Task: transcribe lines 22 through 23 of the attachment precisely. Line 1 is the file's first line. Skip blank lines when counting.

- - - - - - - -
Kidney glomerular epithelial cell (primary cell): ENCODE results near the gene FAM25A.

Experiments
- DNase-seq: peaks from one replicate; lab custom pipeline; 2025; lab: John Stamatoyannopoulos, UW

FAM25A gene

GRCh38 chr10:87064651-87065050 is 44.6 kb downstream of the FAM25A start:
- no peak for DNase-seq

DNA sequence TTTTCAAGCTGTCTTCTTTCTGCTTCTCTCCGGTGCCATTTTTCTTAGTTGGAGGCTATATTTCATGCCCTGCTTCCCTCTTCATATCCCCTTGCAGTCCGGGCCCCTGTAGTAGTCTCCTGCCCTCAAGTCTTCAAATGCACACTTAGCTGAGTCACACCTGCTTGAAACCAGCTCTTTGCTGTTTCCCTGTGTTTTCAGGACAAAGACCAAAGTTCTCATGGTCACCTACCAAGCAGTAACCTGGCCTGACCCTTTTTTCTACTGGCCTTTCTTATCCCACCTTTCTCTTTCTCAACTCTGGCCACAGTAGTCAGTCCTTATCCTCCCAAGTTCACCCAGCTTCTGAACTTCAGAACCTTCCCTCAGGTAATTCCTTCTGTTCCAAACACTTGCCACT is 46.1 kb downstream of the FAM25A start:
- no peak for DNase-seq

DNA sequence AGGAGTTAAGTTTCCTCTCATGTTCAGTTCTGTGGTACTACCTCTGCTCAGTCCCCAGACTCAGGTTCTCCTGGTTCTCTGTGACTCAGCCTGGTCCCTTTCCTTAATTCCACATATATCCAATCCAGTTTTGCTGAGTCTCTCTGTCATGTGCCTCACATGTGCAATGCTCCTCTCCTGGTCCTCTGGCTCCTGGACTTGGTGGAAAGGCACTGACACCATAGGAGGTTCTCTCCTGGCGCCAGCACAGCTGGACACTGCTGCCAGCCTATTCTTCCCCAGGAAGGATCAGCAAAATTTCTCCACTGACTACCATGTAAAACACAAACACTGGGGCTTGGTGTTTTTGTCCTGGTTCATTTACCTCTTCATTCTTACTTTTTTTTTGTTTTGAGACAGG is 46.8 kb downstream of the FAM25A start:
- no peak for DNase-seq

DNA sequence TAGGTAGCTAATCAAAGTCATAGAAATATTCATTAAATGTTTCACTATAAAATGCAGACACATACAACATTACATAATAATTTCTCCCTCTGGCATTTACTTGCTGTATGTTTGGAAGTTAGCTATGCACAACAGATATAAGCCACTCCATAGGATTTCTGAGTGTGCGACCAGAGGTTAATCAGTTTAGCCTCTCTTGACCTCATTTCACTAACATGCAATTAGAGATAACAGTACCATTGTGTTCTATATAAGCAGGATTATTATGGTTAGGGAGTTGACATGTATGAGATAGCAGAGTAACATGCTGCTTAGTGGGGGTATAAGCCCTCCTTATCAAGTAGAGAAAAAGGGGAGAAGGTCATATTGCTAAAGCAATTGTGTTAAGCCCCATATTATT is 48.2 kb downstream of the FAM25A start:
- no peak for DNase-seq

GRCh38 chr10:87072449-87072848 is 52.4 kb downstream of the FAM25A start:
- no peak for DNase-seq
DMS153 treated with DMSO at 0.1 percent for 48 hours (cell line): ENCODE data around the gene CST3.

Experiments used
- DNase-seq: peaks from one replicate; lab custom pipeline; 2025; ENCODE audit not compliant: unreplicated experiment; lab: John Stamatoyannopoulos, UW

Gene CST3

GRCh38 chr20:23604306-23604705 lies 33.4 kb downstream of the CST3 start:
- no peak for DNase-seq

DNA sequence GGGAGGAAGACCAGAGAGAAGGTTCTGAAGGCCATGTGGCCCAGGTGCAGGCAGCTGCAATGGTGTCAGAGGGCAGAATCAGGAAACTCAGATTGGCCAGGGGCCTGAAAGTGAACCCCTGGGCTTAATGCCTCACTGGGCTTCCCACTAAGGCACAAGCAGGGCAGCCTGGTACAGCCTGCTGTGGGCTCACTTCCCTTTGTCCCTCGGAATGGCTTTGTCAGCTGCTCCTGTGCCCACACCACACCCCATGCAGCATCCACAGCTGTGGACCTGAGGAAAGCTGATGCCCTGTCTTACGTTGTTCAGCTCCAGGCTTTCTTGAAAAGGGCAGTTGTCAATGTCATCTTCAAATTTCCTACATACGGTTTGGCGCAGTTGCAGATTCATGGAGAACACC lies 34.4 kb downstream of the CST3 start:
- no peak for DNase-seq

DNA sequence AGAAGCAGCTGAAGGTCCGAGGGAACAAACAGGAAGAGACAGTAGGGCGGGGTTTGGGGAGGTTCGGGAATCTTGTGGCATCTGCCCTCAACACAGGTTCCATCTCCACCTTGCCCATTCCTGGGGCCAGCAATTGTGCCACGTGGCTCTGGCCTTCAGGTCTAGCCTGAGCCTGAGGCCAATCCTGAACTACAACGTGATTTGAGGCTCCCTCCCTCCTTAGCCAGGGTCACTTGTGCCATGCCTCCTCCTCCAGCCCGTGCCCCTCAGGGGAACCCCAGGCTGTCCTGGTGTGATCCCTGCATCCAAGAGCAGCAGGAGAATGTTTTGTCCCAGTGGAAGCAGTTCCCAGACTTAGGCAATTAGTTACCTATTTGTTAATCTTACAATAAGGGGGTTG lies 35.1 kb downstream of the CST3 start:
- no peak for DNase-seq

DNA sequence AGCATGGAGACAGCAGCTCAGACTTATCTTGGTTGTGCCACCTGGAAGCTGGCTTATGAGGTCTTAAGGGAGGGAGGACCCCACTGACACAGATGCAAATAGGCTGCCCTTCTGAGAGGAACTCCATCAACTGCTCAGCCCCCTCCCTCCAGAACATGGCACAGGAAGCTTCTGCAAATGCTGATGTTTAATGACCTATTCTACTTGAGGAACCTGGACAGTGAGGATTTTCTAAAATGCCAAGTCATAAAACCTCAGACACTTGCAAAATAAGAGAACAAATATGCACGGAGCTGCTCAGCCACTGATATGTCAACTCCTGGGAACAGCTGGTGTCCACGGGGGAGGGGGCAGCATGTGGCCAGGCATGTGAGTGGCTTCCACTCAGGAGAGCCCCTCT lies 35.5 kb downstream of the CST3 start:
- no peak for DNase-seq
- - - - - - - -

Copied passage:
- no peak for DNase-seq

DNA sequence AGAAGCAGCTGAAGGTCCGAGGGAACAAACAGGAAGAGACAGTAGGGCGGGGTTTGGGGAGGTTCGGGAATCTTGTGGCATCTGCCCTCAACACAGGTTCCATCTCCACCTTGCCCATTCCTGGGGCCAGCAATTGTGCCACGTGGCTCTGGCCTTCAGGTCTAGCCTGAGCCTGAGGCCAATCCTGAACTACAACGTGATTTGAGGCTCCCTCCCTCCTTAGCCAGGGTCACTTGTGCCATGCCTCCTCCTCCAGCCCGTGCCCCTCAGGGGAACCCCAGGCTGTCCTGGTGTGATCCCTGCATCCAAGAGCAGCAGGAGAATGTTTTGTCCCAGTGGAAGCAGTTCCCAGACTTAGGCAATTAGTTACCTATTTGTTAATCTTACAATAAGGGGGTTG lies 35.1 kb downstream of the CST3 start: